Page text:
She Rises Volume 2 Book Review by Dr. Lila Moore

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She Rises Vol 2: How Goddess Feminism, Activism, and Spirituality? explores how Goddess-based spirituality, which is sometimes termed as women’s spirituality, is expressed and actualized in the lives of contemporary women from around the world. The book is a body of writings with creative imagery by 96 authors which is contextualized within a Magoist Cosmology and Mago Work. According to co-editor, Dr Helen Hye-Sook Hwang, Mago Work “advocates feminist and spirituality-based activism, promotes creative and sound research, supports awareness of oneness of all entities in the universe across differences of sex, culture, race, ethnicity, class, ability and species, and seeks to create a world that is non-ethnocentric, non-racist, non-capitalist, non-imperialist and counter-patriarchal”. The notion of Mago Work derives from the Korean Goddess Mago who Hwang describes as “the ancestor of all races. She takes care of everything on earth via the equilibrium of cosmic music/sound/vibration”. This perception is evident in the structure of the book which skillfully and harmoniously brings together outlooks and practices from women of different cultural backgrounds and racial origins.

The book is, on one hand, a colourful and inspirational journey into an experience of the Goddess in her various manifestations. There are authentic stories of healing, revelations and restored hope via the Goddess that may provide the reader with a sense of solace, belonging, and feminine empowerment. On the other hand, students and scholars of traditional and new religions, contemporary spiritualities and feminist spirituality can find in this book various examples of Goddess-led practices and the worldviews that inform them. Many of the authors in this book demonstrate immanent and embodied modes of spirituality that have had a profound impact on contemporary spiritualities and holistic and ecological cultural trends especially during the second half of the 20th century and up to this day and age.

In terms of how the Goddess as a spiritual and mythic framework is actualized in daily life and the world’s dynamics, the writings seem to unfold two main passages: The first passage, which pertains to the majority of the writings, utilizes the Goddess as a path for personal healing and collective feminine encouragement. This passage is often poetic, intuitive and involves a journey within the body and psyche. It has a cosmic, nature and mythic dimensions and includes a communion with other women whilst there is a retreat from worldly affairs. As Lucy H. Pearce writes in her article “Going Dark: The Source of Sustainable Feminine Power”: “We cannot find the answers outside. We cannot connect fully to this power through doing. We can only find it in the darkness. […] Sit in circle with other women. Sit in nature by ourselves. And listen.”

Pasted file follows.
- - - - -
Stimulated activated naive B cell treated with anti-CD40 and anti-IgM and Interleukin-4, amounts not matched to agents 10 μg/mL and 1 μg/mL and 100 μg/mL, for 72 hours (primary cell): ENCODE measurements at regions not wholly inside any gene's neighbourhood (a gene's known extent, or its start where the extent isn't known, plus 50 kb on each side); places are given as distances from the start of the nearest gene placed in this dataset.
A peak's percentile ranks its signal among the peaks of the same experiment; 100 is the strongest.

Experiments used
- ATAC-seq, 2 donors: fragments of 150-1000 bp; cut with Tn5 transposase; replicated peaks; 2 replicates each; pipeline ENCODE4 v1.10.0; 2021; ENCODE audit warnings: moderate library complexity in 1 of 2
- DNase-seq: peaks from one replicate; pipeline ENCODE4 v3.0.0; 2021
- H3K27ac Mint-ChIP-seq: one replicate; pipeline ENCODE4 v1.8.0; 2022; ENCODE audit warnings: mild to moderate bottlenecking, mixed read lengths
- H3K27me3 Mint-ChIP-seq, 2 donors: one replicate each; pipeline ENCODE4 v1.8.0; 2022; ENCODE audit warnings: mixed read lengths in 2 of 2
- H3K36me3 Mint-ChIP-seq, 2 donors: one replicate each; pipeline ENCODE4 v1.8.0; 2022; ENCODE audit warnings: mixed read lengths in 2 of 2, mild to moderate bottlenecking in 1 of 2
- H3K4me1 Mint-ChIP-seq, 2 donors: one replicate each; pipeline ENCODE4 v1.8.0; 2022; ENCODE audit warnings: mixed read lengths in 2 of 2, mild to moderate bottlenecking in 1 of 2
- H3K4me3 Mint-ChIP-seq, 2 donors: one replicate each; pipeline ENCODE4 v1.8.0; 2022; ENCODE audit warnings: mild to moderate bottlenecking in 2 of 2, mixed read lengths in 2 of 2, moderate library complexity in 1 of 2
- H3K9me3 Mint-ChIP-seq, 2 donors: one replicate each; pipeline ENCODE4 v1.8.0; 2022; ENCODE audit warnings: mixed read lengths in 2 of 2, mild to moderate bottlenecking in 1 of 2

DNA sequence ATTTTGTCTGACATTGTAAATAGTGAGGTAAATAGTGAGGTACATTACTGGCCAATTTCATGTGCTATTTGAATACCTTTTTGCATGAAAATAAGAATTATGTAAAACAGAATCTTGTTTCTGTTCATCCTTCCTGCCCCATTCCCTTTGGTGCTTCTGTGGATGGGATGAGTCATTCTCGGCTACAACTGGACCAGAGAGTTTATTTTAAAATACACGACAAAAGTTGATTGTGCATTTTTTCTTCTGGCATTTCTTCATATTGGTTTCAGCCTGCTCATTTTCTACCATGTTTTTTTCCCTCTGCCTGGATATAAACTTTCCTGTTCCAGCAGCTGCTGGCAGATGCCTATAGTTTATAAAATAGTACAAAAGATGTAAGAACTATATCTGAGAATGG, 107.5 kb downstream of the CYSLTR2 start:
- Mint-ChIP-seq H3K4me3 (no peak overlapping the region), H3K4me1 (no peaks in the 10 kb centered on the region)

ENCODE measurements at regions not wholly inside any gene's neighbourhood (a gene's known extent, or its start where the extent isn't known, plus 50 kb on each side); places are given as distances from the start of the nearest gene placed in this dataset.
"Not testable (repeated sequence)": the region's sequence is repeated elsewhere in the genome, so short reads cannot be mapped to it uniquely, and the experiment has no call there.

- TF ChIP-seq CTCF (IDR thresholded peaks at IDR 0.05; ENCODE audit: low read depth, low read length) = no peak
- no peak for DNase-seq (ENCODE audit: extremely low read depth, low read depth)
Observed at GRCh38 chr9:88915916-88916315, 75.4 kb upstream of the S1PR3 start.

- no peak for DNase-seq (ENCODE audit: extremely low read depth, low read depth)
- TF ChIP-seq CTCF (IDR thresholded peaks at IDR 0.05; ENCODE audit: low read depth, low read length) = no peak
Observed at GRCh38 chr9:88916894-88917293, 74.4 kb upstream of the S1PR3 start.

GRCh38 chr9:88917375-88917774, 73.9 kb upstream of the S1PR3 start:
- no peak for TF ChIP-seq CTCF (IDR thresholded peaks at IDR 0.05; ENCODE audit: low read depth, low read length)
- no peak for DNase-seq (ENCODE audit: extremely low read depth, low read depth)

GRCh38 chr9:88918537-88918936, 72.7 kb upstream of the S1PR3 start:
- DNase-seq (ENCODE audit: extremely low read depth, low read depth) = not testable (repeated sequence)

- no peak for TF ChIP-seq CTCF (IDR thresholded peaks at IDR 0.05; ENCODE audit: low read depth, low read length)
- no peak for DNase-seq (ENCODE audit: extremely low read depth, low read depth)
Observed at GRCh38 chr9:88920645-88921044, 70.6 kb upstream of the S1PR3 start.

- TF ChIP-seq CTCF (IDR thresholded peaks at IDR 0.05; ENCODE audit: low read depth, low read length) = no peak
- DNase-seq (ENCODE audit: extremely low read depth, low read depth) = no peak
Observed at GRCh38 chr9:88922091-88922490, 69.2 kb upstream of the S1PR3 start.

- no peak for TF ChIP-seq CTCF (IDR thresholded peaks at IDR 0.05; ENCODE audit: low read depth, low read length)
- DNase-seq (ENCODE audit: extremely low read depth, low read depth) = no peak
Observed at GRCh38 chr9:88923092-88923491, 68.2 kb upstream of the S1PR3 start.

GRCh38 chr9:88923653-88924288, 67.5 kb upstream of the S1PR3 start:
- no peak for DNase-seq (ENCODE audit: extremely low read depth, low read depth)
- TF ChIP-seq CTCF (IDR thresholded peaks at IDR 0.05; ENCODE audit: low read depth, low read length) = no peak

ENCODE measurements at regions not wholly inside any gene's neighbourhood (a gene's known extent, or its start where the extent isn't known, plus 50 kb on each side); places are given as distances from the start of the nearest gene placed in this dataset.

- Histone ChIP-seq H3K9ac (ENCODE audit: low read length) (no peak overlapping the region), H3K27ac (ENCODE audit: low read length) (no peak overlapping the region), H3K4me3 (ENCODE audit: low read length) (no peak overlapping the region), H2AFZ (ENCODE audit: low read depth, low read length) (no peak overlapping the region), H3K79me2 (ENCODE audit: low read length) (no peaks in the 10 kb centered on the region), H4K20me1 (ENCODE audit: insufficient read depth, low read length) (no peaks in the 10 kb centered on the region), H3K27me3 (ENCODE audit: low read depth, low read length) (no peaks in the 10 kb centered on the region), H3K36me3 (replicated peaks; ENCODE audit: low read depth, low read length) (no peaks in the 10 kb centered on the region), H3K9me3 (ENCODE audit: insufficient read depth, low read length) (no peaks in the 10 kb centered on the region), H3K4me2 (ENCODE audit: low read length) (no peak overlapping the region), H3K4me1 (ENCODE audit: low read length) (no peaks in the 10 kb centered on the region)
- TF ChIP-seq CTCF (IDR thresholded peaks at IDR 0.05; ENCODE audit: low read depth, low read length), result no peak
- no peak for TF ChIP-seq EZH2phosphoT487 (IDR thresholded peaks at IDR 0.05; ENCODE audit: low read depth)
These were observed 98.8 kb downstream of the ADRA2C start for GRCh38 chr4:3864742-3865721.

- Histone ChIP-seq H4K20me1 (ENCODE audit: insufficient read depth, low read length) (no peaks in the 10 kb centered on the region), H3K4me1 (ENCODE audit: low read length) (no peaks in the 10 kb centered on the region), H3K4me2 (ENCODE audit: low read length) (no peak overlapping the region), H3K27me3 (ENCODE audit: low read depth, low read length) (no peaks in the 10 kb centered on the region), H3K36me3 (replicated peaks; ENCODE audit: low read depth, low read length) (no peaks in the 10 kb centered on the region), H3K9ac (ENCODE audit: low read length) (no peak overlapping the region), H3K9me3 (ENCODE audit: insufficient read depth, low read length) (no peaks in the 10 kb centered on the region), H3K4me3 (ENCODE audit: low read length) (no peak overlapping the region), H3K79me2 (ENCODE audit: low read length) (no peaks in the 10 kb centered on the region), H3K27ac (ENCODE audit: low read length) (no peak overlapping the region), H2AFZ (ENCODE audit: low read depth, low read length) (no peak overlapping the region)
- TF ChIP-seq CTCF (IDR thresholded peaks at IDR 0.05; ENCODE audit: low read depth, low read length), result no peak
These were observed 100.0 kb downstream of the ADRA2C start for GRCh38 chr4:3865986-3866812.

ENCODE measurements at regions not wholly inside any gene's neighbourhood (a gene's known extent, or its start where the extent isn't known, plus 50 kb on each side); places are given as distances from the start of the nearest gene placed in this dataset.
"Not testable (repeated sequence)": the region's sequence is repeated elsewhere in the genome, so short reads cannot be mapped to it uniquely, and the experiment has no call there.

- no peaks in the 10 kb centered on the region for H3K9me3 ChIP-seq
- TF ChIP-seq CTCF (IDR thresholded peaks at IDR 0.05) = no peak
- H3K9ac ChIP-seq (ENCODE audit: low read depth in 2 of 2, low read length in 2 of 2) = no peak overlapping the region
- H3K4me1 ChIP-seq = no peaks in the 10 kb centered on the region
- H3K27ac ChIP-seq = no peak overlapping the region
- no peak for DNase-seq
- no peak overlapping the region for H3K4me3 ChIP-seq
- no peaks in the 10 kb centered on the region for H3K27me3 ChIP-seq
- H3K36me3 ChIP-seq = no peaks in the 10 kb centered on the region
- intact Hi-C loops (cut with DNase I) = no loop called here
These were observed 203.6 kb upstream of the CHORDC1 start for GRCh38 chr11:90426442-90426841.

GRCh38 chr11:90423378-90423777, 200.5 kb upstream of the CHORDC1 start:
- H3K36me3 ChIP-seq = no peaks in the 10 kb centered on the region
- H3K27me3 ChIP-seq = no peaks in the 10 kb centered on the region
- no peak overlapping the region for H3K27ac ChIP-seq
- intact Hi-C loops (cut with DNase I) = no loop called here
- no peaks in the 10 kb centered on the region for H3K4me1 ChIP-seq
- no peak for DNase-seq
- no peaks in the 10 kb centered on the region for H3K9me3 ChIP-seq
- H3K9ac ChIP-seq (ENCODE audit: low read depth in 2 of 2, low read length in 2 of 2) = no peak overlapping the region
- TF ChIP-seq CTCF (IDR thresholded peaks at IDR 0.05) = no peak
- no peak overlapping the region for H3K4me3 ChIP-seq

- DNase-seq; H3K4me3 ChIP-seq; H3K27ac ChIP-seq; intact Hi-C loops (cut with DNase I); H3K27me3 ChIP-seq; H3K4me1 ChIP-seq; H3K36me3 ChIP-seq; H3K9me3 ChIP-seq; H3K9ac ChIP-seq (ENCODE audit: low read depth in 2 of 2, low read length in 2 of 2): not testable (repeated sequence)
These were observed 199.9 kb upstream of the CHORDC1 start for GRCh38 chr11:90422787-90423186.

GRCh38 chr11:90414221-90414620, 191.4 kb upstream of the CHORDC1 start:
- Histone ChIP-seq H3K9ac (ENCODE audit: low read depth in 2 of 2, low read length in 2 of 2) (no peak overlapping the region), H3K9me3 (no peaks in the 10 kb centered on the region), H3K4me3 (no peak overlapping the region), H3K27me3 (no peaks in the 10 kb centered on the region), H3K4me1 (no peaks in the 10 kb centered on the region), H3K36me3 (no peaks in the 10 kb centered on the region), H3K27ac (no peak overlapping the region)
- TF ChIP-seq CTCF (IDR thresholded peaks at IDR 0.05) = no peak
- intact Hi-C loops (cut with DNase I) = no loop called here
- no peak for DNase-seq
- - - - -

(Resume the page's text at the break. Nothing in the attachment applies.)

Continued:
The second passage outlines an external trajectory that seeks to operate within the mainstream of culture and affects it directly. Several authors provide references to their academic research and PhD dissertations on aspects of women’s lives, feminine psychology, feminist critique, mythology, the arts and more, e.g., Nané Jordan’s “Spiral Movements”, Ayele Kumari’s, “Iyami and the Female Roots of Power in the Ifa Orisha Tradition”, Glenys Livingstone’s “Celebrating Her/My/Our Everyday Sacred Journey Around the Sun”, and others.

It becomes apparent that women are gradually changing cultural stereotypes and pave the way to other women through their strong presence in academia, online publishing platforms, e.g., The Girl God, and other professions despite the many limitations. At the present time where activism is very rarely associated with the Goddess, Harita Meennee, in her article ‘The Revolution Remembered, Activism as a Sacred Path’, recalls the Goddess Isis’ compassionate mythic act of remembering Osiris. Meennee explains how the Goddess’ action is seen not only as a metaphor but as an ideological standpoint of the revolution as evolution. Looking forward, in “The Futuristic Woman: Letter of Letters Manifesto”, Dr Lila Moore pays homage to groundbreaking female artists and manifesto writers who evolved novel art forms. She highlights the evolving archetype of the futuristic woman who brings old and new knowledge to counteract the dominant narrative of violence.

She Rises offers a rich resource for those who seek spiritual and emotional Goddessians’/Magoists’ uplift and for those who would like to learn or research this field of feminist, activist and goddess spirituality.

Dr Lila Moore (founder of the Cybernetic Futures Inst., a networked platform and online academy for the study of Technoetic Arts, Consciousness and the Spiritual in Art)

Order it via Mago Bookstore.

 

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